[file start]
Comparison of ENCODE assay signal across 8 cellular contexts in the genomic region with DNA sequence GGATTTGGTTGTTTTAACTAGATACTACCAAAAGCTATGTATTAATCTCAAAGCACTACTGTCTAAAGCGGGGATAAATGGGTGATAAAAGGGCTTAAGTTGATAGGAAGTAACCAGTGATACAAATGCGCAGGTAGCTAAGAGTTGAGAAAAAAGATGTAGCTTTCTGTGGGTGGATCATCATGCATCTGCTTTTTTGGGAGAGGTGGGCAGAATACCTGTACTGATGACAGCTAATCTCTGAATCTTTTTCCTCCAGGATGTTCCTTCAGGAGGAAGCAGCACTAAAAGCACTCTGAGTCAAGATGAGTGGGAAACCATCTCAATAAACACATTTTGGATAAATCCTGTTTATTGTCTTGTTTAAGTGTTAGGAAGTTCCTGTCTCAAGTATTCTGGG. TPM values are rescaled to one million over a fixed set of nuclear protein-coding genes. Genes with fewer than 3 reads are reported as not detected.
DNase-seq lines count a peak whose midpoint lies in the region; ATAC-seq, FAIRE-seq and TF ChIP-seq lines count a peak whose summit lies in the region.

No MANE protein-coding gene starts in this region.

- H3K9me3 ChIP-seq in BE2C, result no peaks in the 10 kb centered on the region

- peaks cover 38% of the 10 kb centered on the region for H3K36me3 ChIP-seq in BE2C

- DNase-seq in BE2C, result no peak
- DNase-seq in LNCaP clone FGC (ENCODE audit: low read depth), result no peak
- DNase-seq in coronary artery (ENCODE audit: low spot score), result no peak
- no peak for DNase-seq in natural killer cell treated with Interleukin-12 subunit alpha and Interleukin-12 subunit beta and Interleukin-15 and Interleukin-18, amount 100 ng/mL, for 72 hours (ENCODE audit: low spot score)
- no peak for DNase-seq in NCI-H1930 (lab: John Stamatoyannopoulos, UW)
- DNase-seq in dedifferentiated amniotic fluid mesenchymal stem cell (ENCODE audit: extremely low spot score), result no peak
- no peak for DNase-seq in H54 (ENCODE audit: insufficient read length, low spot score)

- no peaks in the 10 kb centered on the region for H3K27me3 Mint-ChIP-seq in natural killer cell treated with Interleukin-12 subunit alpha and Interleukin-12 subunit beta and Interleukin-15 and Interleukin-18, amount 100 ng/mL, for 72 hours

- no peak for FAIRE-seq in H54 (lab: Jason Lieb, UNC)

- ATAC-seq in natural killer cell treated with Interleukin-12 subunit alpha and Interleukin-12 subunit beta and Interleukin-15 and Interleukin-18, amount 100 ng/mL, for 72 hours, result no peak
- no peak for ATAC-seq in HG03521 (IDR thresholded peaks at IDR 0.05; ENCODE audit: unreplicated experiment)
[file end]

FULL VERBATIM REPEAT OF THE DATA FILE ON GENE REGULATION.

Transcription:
Comparison of ENCODE assay signal across 8 cellular contexts in the genomic region with DNA sequence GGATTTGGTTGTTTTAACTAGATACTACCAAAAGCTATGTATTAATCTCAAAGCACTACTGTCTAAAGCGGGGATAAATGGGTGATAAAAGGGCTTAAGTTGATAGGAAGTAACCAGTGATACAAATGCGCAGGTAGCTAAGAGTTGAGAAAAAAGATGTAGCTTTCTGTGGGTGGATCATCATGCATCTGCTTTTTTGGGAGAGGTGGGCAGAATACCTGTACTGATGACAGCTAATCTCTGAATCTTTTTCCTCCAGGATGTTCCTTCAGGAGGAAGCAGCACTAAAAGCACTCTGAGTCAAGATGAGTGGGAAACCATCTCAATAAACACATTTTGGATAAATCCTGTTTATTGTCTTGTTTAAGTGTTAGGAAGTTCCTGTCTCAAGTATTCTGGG. TPM values are rescaled to one million over a fixed set of nuclear protein-coding genes. Genes with fewer than 3 reads are reported as not detected.
DNase-seq lines count a peak whose midpoint lies in the region; ATAC-seq, FAIRE-seq and TF ChIP-seq lines count a peak whose summit lies in the region.

No MANE protein-coding gene starts in this region.

- H3K9me3 ChIP-seq in BE2C, result no peaks in the 10 kb centered on the region

- peaks cover 38% of the 10 kb centered on the region for H3K36me3 ChIP-seq in BE2C

- DNase-seq in BE2C, result no peak
- DNase-seq in LNCaP clone FGC (ENCODE audit: low read depth), result no peak
- DNase-seq in coronary artery (ENCODE audit: low spot score), result no peak
- no peak for DNase-seq in natural killer cell treated with Interleukin-12 subunit alpha and Interleukin-12 subunit beta and Interleukin-15 and Interleukin-18, amount 100 ng/mL, for 72 hours (ENCODE audit: low spot score)
- no peak for DNase-seq in NCI-H1930 (lab: John Stamatoyannopoulos, UW)
- DNase-seq in dedifferentiated amniotic fluid mesenchymal stem cell (ENCODE audit: extremely low spot score), result no peak
- no peak for DNase-seq in H54 (ENCODE audit: insufficient read length, low spot score)

- no peaks in the 10 kb centered on the region for H3K27me3 Mint-ChIP-seq in natural killer cell treated with Interleukin-12 subunit alpha and Interleukin-12 subunit beta and Interleukin-15 and Interleukin-18, amount 100 ng/mL, for 72 hours

- no peak for FAIRE-seq in H54 (lab: Jason Lieb, UNC)

- ATAC-seq in natural killer cell treated with Interleukin-12 subunit alpha and Interleukin-12 subunit beta and Interleukin-15 and Interleukin-18, amount 100 ng/mL, for 72 hours, result no peak
- no peak for ATAC-seq in HG03521 (IDR thresholded peaks at IDR 0.05; ENCODE audit: unreplicated experiment)